Since many digital platforms were distributed under late stage capitalism and a culture of endless surveillance, it is a testament to our community’s adaptability and resilience that we have been able to use them for good. It’s a reminder that while our physical spaces are precious, our spirit of community and solidarity cannot be confined.

    The future of queer third spaces

    As we peer into the horizon of queer third spaces in New York City, the future beckons with a blend of challenges and boundless possibilities. The key to sustainability lies in rethinking and reshaping the traditional models, steering away from sole reliance on the nonprofit sector and its accompanying constraints. The future we envision is diverse, inclusive, and resilient, built on the foundations of cooperative ownership, community funding, and innovative partnerships.

    Imagine queer spaces run as cooperatives, where ownership and decision-making are democratized, and the community itself steers the ship. These cooperatives could take many forms – from cafes and bookstores to event spaces and galleries – each a microcosm of collective effort and shared values. This model not only ensures that the spaces remain true to the community’s needs and aspirations but also fosters a sense of belonging and ownership among those it serves.

    Community funding is another cornerstone of this envisioned future. Crowdfunding campaigns, community trusts, and membership models can provide the financial backbone for these spaces, liberating them from the whims and conditions of external funding sources. By pooling resources, the community can create a self-sustaining ecosystem that thrives on the principles of mutual aid and solidarity.

    Moreover, the future of queer third spaces in NYC lies in forging alternative partnerships that align with our values and goals. Collaborations with like-minded businesses, artists, and social organizations can create a synergistic network, amplifying the impact and reach of these spaces. These partnerships can bring in a diverse range of resources, skills, and perspectives, further enriching the community experience.

    The resilience and adaptability of the queer community in NYC are the bedrock upon which the future of third spaces rests. We’ve witnessed this resilience in the face of adversity, the adaptability in the shift from physical to digital, and the unyielding spirit of solidarity that binds us. The road ahead may be fraught with challenges, but it’s also paved with hope and potential. As we reimagine and rebuild these essential spaces, let’s carry forward the lessons learned, the bonds formed, and the spirit of community that defines us. The future of queer third spaces in New York City is not just a dream to be realized; it’s a testament to our collective strength and a beacon of hope for generations to come.

    Taylor’s favorite third spaces in NYC

    • Bluestockings Cooperative: Originally a bookstore and café, Bluestockings operates as a worker-owned cooperative. It’s a hub for activist meetings, radical book readings, and community events, focusing on feminist and queer issues.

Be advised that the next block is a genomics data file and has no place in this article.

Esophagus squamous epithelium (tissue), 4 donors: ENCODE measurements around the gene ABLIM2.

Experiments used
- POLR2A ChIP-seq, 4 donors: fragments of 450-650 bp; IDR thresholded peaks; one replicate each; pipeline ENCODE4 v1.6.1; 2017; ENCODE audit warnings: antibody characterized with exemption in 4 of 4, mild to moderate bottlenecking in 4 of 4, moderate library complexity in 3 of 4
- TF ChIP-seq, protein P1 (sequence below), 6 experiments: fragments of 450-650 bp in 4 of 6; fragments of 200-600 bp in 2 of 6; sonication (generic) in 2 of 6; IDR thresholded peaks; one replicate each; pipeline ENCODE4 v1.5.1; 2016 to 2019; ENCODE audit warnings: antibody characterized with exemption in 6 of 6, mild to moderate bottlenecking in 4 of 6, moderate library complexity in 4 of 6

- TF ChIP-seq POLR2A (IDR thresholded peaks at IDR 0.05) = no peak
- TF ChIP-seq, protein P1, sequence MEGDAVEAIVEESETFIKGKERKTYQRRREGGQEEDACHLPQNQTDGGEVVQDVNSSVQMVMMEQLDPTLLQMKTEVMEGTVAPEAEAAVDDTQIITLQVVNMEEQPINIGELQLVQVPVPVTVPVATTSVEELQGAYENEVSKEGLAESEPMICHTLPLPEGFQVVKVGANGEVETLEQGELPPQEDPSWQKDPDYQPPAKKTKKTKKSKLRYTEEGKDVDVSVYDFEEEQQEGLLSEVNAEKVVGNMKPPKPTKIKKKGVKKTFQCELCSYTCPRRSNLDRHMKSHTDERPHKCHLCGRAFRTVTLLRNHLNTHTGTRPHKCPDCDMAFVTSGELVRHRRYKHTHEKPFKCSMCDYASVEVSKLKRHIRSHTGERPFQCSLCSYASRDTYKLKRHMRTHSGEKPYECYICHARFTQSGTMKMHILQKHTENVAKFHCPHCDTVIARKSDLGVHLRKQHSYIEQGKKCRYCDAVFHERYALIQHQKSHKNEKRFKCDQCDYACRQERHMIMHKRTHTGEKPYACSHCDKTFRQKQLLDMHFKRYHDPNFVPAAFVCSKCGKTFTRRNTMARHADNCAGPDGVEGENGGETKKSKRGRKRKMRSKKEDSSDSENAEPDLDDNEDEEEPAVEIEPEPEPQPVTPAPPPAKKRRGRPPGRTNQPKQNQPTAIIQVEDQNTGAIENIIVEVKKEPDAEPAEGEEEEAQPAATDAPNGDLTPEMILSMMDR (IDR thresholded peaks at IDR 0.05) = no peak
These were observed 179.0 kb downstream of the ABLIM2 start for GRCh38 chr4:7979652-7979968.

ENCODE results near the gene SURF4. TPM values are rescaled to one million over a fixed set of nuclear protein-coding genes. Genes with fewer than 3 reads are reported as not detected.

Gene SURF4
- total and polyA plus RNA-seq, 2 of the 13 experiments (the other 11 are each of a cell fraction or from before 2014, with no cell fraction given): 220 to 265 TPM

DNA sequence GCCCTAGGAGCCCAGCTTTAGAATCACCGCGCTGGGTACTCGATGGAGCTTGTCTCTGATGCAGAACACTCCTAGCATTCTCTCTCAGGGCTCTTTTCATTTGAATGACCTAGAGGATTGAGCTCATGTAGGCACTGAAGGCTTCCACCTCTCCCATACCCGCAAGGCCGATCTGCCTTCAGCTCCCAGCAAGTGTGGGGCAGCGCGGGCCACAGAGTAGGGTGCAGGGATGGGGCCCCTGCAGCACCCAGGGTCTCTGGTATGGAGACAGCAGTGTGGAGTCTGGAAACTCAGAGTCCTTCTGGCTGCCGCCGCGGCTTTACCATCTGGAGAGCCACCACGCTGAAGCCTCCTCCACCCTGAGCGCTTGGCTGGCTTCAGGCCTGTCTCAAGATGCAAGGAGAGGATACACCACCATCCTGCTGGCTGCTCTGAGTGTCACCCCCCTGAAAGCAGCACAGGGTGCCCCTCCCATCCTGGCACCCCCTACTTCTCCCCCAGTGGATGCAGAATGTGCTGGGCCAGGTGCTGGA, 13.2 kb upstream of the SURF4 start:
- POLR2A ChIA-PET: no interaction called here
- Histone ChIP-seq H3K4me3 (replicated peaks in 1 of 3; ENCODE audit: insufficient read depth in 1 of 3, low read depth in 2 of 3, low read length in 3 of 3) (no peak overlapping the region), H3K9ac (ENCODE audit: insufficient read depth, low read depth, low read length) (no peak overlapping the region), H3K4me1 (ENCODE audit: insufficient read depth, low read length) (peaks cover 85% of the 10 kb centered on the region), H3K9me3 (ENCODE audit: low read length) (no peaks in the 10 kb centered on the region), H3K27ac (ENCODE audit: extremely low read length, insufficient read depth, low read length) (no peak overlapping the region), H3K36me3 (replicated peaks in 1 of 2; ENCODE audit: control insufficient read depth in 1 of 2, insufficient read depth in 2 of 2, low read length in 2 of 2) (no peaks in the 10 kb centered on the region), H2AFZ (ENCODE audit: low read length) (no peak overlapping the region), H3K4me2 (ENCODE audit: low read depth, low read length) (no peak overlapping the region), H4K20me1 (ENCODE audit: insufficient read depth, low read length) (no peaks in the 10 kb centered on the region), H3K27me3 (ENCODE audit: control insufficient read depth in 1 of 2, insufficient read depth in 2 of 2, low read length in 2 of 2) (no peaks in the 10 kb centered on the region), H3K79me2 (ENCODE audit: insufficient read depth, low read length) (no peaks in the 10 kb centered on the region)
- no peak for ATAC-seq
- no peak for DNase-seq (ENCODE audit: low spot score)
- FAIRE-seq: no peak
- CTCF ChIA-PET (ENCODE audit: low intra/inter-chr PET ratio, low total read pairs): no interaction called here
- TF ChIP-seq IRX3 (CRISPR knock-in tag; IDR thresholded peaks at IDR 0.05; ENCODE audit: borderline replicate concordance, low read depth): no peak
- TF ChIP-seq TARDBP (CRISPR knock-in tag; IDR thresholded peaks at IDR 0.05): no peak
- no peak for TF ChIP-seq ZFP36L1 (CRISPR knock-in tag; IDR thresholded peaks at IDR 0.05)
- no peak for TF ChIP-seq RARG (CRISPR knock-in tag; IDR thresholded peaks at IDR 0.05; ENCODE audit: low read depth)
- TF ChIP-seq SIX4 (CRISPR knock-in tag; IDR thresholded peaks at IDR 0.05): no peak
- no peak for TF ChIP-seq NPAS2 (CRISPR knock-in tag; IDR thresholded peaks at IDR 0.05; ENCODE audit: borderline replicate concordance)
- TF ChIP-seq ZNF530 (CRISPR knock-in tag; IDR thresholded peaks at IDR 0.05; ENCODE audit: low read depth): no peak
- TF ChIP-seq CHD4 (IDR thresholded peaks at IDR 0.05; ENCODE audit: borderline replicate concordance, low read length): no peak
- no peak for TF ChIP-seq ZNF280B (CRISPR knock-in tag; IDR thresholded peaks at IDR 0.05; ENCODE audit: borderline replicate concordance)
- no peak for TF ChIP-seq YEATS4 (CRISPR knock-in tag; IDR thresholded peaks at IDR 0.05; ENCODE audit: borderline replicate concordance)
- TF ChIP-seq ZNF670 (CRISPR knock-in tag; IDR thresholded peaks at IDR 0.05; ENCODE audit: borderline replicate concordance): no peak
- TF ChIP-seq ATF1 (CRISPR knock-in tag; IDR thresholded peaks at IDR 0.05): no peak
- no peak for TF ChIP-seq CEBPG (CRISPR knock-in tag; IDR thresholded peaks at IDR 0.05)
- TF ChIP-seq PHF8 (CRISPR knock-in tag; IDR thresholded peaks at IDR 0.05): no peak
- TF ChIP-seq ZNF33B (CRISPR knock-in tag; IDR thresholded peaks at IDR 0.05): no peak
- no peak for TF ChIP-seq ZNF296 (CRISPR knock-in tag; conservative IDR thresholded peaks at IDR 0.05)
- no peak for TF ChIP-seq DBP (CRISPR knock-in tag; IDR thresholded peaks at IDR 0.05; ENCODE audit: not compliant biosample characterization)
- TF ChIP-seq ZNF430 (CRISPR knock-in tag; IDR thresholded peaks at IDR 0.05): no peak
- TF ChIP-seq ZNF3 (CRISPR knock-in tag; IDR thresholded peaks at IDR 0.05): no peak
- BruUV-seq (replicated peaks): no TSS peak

• The People’s Forum: A movement incubator for working-class and marginalized communities, The People’s Forum provides space for educational and cultural events, focusing on social justice and radical change.
    • Mayday Space: Located in Bushwick, this social justice-focused venue hosts workshops, art shows, community gatherings, and more, fostering local activism and serving as a radical community hub.
    • Starr Bar: In Bushwick, this bar is associated with Mayday Space and serves as a social hub for activists and artists, hosting events that combine social justice activism with a convivial atmosphere.
    • Queer Soup Night: A grassroots fundraising collective that hosts soup-centric community events. It’s a delicious way to gather, eat, and raise money for various causes, reflecting a blend of community support and activism.
    • The Base: An anarchist political center in Brooklyn, offering a space for workshops, classes, and meetings, focusing on anti-capitalist and anarchist principles.
    • Principles cafe: An example of a community-driven cafe that functions as a sober space complete with a “pay what you want” system.
    • Seward Park Library: Any library will do. This one is simply the one I terrorize most frequently. Thanks to our mayor, libraries and their essential services are being defunded on an annual basis. It’s a war on poor people, queer people, and anybody who benefits from an unmonetized third space.
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    Taylor Gobar is the indomitable force behind HER's marketing strategy. Hailing from sunny San Diego, CA, Taylor's heart is set on Berlin, a city that pulsates with progressive values and politics. But for now, you'll find them shaking things up in the NYC political scene, passionately pushing for socialist policies in the Lower East Side. And if you're lucky, you might catch a glimpse of Taylor's musical prowess at the city's karaoke bars, where they're known to belt out a tune or two. Because who said revolutionaries can't have a little fun?